I Wake and Feel the Fell of Dark, Not Day

by Gerard Manley Hopkins
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Last Updated on May 6, 2015, by eNotes Editorial. Word Count: 570

In 1885, during the difficult years of exile in Dublin and demanding labor as a professor, Hopkins wrote a series of poems that Robert Bridges called “the terrible sonnets.” In most of these poems, Hopkins explores the theme of exile from God, the alienation and doubt that all believers feel at times. These feelings tend to lead to self-loathing, because it is the human self that stands as a barrier to permanent union with God.

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In “I Wake and Feel the Fell of Dark, Not Day,” the poet awakens in the dark, implicitly awaiting the light of day. The word “fell,” however, indicates that this is more than a literal awakening in the night. A fell is the hide, or pelt, of a dead animal. His feeling the fell of dark suggests imprisonment in an animal body and the desire to escape into a “body of light.”

In the rest of the first quatrain of this modified Italian sonnet, the poet addresses his heart, lamenting the “black hours” they have spent, the terrors they have experienced together in this seemingly endless night. In the second quatrain, he says that he has been speaking metaphorically, that where he has said hours he means years. In fact, his whole life has been lived in the dark of separation from God, yearning for the light of final union. All of his prayers to God have been like dead letters, sent to one who is distant. Dead letters are not delivered and may be returned to the sender. This comparison emphasizes the speaker’s despairing sense of entrapment. Unable to communicate with God, he is caught forever in painful communion with his suffering heart.

In the sestet, he says that he understands that God has deliberately given him this experience of exile, though here he says little about why this is the case. In another dark sonnet, “Carrion Comfort,” he suggests that God’s purpose may be to strengthen or purify him in some way, but in this poem he concentrates on the experience of being made to experience the bitterness of his own flesh.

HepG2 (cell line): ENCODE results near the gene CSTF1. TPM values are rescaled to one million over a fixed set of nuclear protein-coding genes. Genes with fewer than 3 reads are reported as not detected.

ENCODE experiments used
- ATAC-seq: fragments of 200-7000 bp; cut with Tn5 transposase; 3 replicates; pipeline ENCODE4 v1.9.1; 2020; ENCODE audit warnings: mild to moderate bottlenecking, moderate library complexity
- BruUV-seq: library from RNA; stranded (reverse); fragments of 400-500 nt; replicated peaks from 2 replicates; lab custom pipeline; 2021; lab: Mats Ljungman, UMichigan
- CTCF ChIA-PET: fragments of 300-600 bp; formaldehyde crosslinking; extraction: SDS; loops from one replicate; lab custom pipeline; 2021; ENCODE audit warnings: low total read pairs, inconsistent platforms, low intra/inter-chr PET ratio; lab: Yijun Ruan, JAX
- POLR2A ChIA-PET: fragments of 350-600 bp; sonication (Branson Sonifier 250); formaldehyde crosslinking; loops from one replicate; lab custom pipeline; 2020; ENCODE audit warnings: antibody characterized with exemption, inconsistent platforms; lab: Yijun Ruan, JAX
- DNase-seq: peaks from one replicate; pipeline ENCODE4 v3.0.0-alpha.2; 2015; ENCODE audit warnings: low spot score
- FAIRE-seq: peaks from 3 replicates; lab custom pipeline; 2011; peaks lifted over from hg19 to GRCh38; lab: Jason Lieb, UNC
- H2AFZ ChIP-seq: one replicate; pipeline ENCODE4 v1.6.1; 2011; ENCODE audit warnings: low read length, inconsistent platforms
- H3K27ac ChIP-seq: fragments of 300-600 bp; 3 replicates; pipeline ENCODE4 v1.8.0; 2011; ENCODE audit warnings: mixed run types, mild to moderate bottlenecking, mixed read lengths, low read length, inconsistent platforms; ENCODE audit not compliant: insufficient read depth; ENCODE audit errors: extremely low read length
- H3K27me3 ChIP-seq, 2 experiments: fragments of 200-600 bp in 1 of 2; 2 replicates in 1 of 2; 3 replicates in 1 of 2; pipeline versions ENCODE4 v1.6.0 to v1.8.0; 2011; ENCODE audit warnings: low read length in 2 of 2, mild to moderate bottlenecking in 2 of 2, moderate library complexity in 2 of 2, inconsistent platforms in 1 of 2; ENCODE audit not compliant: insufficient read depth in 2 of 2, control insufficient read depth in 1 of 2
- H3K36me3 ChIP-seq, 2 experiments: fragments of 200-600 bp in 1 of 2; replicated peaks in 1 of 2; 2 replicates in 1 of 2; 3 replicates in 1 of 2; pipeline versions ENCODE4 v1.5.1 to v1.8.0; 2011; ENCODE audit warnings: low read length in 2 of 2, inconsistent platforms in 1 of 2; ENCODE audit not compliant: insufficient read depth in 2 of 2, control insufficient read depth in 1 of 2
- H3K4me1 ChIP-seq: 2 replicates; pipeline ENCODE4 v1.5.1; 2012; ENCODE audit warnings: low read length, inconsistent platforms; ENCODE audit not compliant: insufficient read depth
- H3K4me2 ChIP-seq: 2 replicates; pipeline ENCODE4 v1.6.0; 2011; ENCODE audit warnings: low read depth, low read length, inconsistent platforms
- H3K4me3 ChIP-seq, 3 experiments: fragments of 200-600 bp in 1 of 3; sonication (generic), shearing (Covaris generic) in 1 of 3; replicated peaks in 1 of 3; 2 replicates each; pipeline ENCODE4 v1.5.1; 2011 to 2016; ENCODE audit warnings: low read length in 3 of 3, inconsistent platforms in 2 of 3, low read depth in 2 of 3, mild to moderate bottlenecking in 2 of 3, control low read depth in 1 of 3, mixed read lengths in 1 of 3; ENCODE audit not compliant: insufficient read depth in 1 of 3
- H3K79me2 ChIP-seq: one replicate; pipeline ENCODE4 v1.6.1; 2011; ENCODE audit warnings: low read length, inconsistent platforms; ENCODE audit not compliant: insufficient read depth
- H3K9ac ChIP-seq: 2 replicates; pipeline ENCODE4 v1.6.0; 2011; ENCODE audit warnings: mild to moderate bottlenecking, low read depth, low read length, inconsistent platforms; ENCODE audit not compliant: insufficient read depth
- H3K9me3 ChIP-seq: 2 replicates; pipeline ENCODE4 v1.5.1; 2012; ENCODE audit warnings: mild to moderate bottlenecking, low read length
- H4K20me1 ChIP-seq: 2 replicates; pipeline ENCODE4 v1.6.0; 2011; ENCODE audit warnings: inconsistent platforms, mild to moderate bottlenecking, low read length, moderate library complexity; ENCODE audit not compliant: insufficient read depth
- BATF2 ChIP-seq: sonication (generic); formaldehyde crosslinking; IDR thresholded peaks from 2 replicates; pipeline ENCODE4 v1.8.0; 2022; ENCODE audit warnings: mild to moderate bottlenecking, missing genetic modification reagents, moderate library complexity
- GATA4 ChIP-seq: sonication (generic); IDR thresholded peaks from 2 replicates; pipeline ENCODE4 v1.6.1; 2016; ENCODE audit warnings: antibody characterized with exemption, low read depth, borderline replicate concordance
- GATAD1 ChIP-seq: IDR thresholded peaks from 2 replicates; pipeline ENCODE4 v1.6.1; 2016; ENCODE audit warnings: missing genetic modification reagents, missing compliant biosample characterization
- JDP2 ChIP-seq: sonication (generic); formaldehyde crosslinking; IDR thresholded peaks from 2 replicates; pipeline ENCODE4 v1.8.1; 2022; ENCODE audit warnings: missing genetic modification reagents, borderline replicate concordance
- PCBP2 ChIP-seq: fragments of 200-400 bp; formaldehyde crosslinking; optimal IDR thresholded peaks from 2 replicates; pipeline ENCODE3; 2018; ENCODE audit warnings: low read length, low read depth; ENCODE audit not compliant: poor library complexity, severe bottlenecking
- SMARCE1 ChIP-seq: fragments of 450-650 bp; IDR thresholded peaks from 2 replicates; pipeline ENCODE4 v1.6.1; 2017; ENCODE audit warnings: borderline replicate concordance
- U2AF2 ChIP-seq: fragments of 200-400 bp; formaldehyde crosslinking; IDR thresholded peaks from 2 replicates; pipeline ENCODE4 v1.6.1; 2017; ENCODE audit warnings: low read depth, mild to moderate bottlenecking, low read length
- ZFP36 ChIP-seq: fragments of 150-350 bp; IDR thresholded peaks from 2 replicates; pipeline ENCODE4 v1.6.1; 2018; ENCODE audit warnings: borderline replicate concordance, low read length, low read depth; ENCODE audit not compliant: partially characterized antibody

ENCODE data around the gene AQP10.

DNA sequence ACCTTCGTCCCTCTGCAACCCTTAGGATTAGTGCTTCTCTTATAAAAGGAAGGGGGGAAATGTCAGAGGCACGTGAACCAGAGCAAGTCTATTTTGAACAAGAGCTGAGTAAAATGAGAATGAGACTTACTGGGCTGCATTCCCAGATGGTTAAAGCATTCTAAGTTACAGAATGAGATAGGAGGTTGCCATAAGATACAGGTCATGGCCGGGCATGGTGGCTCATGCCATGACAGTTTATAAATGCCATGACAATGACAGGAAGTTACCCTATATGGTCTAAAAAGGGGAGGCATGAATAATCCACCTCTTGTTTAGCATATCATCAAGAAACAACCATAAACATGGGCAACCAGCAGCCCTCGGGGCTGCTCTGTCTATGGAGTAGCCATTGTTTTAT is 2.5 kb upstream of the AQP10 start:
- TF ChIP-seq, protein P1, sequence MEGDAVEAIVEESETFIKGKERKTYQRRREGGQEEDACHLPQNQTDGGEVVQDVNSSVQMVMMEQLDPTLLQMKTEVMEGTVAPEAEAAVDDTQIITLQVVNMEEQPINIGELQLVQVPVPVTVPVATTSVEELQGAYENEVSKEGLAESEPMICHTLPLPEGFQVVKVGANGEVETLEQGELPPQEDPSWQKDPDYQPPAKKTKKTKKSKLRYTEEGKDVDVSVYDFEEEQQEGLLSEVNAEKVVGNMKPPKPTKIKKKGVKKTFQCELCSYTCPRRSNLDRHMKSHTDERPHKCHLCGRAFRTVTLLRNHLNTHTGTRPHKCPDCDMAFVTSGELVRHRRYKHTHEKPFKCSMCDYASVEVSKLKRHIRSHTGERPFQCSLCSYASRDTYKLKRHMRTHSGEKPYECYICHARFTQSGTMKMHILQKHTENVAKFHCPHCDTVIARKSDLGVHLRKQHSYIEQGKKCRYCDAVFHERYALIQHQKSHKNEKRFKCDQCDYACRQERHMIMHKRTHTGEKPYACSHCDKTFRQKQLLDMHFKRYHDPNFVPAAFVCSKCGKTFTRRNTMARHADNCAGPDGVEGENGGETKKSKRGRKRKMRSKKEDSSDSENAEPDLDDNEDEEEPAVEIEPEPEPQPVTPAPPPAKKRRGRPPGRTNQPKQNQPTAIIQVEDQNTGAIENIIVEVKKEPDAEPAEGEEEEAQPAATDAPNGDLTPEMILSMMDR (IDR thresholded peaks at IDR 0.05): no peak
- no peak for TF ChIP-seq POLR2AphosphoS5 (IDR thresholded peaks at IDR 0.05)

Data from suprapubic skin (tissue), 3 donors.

Though his imagery repeatedly suggests loathing of his physical body, it is not clear that it is the body itself that he hates. Rather, what hurts him is that being in a body prevents his union with God. He says “Selfyeast of spirit a dull dough sours.” This line seems to say that his body is like dough and his spirit like yeast. That yeast should raise and “ennoble” the dough, but instead it sours it. The problem seems, therefore, not to be in the body or the dough but in the isolation of the spirit, the “selfyeast.” What is needed is a renewing influx of the Holy Spirit as it is presented in “God’s Grandeur.” Perhaps a brilliant visionary experience as in “The Windhover” or “Hurrahing in Harvest” would seem a consoling reply to one of his dead letters, a glimpse of light that would promise a greater light to come. Nothing of that kind, however, comes to the speaker in this poem. His final reflection is that this experience is like that of the damned, except that for them it is worse. He does not explain why at the end of the poem, but the beginning has made this clear: because the damned have no expectation of the day, they have no faith and, therefore, no hope.

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